Clive, a British administrator stationed in Africa. A stereotypical Victorian, Clive constantly cites his duty to God, the British Empire, the queen, and his family as motivation for his behavior. Like the other characters, Clive is a caricature who is both humorous and a painful reminder of social problems. As a Victorian colonialist, he is narrow-minded, hypocritical, and blind to the injustice done to the native Africans on whom his comfort depends. He continues to dominate his family and the natives only with difficulty, however, and act 1 ends with Clive’s son watching silently as the faithful native servant raises a rifle to shoot Clive. Apparently Clive is not killed, however, because he reappears briefly at the end of act 2 to lament the fall of the British Empire. Clive’s Victorian system of colonial repression parallels the system of sexual repression in the 1970’s of act 2.
Betty, Clive’s wife. In act 1, Betty “is played by a man because she wants to be what men want her to be.” She identifies her duty as waiting patiently for Clive and the other men to order and control the world. In act 2, Betty, who has left Clive, is played by a woman, because she is coming to know herself better. At the play’s close, Betty from act 1 reappears and the two Bettys embrace, indicating how far Betty has come in achieving wholeness and promising a world of reconciliation.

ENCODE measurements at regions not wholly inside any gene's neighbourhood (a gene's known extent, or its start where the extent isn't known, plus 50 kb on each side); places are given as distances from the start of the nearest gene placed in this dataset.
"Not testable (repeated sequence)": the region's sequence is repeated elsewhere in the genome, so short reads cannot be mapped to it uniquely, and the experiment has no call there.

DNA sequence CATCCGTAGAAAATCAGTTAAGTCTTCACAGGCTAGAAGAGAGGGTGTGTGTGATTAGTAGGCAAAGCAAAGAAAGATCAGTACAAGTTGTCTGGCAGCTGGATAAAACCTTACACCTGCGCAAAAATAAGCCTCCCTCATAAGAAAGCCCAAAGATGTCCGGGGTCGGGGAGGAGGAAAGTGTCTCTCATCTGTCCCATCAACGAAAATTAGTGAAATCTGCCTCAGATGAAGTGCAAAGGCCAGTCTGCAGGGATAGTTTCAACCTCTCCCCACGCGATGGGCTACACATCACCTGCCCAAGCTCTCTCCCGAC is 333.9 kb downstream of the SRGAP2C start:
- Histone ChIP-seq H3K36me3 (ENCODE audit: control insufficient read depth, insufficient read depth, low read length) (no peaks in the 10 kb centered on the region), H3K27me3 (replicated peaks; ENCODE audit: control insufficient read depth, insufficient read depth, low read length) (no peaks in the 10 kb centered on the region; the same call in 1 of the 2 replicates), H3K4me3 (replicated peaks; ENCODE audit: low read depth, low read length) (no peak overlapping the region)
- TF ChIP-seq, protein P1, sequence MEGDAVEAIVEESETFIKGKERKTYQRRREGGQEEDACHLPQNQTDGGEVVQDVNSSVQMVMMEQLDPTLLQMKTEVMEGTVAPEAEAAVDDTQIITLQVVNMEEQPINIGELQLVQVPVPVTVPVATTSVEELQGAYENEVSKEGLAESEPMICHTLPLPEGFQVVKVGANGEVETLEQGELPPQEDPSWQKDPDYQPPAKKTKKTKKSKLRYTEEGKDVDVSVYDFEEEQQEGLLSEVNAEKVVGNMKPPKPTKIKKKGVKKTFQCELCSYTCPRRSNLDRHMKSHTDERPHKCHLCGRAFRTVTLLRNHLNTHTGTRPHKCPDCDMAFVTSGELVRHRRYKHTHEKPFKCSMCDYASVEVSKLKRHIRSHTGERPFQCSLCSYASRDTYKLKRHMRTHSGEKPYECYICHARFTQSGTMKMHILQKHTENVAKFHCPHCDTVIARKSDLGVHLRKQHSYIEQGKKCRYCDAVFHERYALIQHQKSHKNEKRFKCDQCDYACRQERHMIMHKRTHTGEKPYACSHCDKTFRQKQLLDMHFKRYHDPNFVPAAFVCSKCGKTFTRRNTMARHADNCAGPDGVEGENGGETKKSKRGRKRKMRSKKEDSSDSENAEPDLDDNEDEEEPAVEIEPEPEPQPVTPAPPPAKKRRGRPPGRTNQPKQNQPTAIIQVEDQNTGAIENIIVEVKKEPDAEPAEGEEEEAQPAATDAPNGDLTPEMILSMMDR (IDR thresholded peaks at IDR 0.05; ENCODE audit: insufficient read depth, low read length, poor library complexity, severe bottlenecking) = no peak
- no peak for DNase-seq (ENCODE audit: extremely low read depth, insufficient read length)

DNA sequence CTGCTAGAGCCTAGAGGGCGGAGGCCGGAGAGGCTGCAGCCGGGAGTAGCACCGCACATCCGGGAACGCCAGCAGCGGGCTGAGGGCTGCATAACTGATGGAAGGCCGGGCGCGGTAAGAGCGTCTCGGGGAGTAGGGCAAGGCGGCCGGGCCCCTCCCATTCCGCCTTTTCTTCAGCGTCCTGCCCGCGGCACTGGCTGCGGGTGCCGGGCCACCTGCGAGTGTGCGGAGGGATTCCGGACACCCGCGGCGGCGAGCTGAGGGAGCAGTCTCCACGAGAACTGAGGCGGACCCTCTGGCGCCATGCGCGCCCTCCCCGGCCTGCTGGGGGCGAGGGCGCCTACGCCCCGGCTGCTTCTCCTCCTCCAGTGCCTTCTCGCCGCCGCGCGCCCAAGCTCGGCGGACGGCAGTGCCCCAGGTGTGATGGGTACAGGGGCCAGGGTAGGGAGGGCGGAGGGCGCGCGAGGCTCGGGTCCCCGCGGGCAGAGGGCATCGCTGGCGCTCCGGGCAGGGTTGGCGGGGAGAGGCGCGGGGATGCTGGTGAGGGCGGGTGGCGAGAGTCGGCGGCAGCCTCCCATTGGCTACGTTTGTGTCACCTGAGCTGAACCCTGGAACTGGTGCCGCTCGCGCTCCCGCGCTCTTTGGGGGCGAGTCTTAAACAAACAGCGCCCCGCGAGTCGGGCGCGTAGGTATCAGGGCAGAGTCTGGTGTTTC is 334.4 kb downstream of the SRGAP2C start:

Joshua, Clive’s black servant, “played by a white man because he wants to be what whites want him to be.” Joshua separates himself from other natives and serves as Clive’s spy. An unspoken pact with Clive permits Joshua the minor rebellion of impertinence to Betty, as long as he remains absolutely subservient to Clive. His raising of the rifle against Clive at the end of act 1 suggests a native effort to break free of British imperialism.
Edward, Clive’s nine-year-old son, played in act 1 by a woman to highlight Clive’s effort “to impose...
(The entire section is 844 words.)